Re: Yanukovich the Constitutional President. Your argument is sound. The Rada easily passed the 2/3 mark needed to begin the impeachment process but the other conditions – investigation followed by a 3/4 vote – have not been fulfilled. Fortunately Turchynov is merely the acting president, a status that is quite legal for him. From wiki:

    “In the event that a President is incapable of committing his/her duties as President, the Chairman of the Verkhovna Rada becomes the acting president until a new president is elected. The acting president is not given the authority to address the nation and parliament, dismiss the legislative branch and appoint candidates for parliamentary approval of government and judicial posts. The acting president cannot call for a referendum, grant military ranks and state orders and exercise their right of pardon.”

    Clearly, Yanukovich has become incapable of committing his duties as president. He has completely lost control over it, his allies have deserted him, and he has fled the country. There is no way that he could rule the country now. Even Putin concedes he has no future in Ukraine. Yanukovich is now, allegedly, in a hospital in Russia after a cardiac arrest. He may die soon. Given that Yanukovich has lost the capability of ruling the country, the parliament elected a speaker who has become acting president. Given that Yanukovich is permanently incapable of being president of Ukraine, new elections have been scheduled. When the acting president is replaced by a president, the new president will presumably call new parliamentary elections. Ukraine will then have a democratic government in both elected branches for the first time since 2010.* You should be happy about that, if you care about democracy for Ukrainians.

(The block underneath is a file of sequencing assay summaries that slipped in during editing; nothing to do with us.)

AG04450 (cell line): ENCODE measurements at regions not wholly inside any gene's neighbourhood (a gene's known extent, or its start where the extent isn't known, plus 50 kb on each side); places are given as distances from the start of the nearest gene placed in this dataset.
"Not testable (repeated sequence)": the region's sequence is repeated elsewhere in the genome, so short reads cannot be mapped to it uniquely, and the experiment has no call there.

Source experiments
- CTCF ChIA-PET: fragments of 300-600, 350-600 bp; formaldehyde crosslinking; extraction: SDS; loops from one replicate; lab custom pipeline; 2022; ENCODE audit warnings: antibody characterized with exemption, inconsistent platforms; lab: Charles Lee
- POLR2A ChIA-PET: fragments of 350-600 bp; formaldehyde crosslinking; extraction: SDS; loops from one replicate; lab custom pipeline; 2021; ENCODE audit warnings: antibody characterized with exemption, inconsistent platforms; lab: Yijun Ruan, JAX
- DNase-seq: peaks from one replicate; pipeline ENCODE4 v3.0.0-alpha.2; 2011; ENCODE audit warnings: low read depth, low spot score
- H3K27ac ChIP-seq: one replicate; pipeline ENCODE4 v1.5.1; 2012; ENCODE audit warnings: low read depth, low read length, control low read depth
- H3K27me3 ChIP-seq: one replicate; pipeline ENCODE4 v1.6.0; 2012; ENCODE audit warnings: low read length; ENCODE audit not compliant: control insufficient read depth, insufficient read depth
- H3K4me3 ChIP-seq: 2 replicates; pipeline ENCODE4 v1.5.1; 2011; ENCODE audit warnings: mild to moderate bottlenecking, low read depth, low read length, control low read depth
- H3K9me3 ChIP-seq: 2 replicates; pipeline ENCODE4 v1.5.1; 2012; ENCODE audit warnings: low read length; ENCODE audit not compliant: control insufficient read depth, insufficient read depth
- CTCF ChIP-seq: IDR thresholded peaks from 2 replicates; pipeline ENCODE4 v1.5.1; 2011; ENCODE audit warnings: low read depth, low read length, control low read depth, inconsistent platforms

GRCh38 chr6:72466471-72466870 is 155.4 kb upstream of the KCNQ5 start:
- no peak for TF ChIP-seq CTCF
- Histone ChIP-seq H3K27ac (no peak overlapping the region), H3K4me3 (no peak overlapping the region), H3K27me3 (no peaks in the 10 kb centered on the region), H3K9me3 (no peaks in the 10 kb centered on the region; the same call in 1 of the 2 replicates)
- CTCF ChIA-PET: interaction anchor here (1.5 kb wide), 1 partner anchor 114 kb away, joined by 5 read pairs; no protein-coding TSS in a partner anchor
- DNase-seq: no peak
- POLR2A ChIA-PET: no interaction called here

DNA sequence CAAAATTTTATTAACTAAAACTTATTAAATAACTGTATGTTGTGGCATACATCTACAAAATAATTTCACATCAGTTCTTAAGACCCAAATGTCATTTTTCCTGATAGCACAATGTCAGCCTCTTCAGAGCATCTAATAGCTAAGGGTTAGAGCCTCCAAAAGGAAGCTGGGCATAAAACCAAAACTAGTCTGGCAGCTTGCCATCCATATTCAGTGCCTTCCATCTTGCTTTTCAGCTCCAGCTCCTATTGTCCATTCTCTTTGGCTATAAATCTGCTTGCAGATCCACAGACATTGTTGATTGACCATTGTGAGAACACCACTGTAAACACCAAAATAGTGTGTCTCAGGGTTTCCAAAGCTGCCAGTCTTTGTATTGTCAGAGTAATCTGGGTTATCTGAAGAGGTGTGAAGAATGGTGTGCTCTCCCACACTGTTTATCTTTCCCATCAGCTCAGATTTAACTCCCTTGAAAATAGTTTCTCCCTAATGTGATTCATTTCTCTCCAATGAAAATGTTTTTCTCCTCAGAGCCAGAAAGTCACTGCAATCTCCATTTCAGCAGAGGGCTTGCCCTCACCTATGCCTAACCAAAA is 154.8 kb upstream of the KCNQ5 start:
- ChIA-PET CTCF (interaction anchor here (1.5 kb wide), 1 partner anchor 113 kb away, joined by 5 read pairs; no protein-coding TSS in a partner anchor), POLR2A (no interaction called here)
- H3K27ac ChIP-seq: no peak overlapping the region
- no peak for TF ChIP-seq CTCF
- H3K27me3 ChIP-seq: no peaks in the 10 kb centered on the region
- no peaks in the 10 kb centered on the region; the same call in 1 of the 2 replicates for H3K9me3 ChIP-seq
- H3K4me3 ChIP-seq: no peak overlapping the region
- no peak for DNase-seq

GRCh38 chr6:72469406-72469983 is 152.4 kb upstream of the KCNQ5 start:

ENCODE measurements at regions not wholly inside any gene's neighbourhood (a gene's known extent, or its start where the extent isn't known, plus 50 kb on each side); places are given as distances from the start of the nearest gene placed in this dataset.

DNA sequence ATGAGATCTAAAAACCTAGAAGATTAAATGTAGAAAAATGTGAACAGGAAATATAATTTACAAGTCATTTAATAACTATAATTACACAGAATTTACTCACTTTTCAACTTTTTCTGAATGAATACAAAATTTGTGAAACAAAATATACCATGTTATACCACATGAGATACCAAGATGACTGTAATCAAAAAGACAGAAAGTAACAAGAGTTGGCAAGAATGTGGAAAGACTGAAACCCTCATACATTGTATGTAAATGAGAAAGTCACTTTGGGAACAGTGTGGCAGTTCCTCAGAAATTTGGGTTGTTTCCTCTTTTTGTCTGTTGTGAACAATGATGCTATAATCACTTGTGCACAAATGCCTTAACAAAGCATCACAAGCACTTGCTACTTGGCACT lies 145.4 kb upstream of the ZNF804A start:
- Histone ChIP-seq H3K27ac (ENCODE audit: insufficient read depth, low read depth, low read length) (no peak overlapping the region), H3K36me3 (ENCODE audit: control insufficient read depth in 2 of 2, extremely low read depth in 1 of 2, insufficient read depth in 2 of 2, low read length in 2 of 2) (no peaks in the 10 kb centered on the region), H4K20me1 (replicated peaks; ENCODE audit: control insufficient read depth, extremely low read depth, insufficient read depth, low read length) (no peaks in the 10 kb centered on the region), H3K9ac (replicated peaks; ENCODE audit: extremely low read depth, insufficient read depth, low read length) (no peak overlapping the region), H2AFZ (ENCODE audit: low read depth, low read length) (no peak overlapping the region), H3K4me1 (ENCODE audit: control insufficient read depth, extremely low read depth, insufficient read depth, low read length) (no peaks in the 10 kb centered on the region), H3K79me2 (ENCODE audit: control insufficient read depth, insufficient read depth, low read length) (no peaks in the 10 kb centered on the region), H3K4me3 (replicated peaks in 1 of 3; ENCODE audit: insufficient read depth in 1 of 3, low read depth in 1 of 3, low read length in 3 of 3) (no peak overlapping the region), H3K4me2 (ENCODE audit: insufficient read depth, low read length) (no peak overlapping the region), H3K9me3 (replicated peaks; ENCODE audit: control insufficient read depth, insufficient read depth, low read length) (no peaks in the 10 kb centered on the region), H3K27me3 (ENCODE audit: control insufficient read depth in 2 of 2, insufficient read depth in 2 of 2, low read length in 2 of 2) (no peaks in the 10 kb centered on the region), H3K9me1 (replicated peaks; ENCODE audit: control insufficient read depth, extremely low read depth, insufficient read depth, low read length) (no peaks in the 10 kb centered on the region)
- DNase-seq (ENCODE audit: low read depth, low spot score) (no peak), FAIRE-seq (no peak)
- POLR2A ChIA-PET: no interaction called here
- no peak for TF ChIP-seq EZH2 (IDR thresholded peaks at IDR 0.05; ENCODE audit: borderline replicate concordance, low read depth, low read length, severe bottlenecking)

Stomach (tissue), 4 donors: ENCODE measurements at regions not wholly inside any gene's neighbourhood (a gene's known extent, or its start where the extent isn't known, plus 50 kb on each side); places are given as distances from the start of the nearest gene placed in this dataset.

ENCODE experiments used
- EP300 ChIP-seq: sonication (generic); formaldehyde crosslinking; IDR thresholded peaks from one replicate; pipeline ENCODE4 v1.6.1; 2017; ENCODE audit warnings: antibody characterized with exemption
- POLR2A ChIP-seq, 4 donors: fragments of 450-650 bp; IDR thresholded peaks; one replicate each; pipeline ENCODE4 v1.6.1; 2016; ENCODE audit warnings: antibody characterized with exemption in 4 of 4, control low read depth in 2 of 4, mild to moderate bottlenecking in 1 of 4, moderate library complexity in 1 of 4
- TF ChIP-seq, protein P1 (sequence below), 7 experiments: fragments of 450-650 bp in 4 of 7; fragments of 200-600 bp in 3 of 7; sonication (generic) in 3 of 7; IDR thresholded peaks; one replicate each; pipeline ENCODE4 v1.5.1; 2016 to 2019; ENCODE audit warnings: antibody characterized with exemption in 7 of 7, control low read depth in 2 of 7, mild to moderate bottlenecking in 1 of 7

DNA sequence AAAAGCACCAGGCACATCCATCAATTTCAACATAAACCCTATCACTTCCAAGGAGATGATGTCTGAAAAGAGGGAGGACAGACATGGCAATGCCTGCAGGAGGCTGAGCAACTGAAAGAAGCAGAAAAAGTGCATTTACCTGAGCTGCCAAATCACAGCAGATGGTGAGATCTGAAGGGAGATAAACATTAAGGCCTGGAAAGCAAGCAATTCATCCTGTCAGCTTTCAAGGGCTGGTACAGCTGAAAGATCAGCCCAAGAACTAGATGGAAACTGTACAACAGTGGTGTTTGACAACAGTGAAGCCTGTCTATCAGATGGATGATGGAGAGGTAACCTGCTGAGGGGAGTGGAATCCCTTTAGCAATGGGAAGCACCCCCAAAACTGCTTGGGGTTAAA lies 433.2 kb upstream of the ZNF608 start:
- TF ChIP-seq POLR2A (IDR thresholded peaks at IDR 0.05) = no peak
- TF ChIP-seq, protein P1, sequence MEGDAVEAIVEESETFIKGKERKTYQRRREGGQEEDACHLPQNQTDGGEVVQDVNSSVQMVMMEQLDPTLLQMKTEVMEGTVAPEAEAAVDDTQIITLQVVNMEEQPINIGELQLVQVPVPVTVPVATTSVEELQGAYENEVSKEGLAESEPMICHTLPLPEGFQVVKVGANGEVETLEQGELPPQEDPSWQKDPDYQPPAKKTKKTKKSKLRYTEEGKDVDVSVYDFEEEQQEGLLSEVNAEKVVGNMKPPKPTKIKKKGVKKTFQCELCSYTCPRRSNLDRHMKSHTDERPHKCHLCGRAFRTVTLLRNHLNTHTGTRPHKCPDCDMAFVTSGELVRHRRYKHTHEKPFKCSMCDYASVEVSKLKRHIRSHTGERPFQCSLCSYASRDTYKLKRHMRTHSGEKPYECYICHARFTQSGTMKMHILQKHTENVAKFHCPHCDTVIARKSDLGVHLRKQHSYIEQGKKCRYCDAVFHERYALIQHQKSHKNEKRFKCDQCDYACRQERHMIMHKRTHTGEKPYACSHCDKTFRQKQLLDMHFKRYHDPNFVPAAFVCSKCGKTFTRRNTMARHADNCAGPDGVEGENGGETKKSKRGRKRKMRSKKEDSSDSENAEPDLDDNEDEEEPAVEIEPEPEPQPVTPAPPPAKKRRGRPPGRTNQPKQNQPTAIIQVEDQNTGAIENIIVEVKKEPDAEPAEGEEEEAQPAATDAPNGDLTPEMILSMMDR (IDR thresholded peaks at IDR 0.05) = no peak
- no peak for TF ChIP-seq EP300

*Recall that although Yanukovich was indeed elected freely and fairly in 2010, almost immediately after taking office he subverted the parliament, illegally and nondemocratically giving himself a parliamentary majority. Yanukovich was elected president with limited powers, of a divided government; he was not elected president with total power over the legislature. So don’t pretend that his presidency was democratic merely because he freely and fairly won the 2010 election. The usurpation of power and locking out the majority of voters form the legal political process is the cause of Ukraine’s political instability and ultimately Yanukovich’s downfall.

    Comment by AP — March 7, 2014 @ 8:42 am

  14. vladislav, our own personal Kremlinoid troll, has been furnished with lost of foaming-at-the-mouth ammo by the Kremlin in its massive dezinformatsiya campaign

    thank you Andrew and AP

    yanukonvikt, Putler’s buttboy, is now reported to have suffered an “infarct” and in “grave condition” in a hospital somewhere near Maskva

    who ordered the snipers?

    from someone who knows – Hennady Moskal

    “Було кілька груп снайперів — із СБУ (“Альфа”) та МВС (спецпідрозділи внутрішніх військ плюс “Сокіл”)”, – заявив Москаль.

    Він переконує, що накази стріляти спецпідрозділам МВС міг тільки екс-міністр Віталій Захарченко, а “Альфі” – екс-керівник СБУ Олександр Якименко.
    There were several groups of snipers- the Alpha group from the Security Service and also from the Interior Ministry, special divisions of the interior army plus “Hawk”

    The orders to shoot were given by ex-minister Vitaly Zakharchenko and the ex-director of the Security Service Alexander Yakimenko.

    In Crimea, the Putlerists have eliminated the only independent TV station, and have now converted 4 other stations to Rooshan TV

    In addition, the Putlerites are engaging in cyberwar against Ukraine – just like in Georgia

    Oh, and guess what – the new “speaker” of the Crimean parliament owes Ukrainian banks over $1 billion

    what better way to get out of paying debt than to ask Der Fuhrer Putler to come in and “help”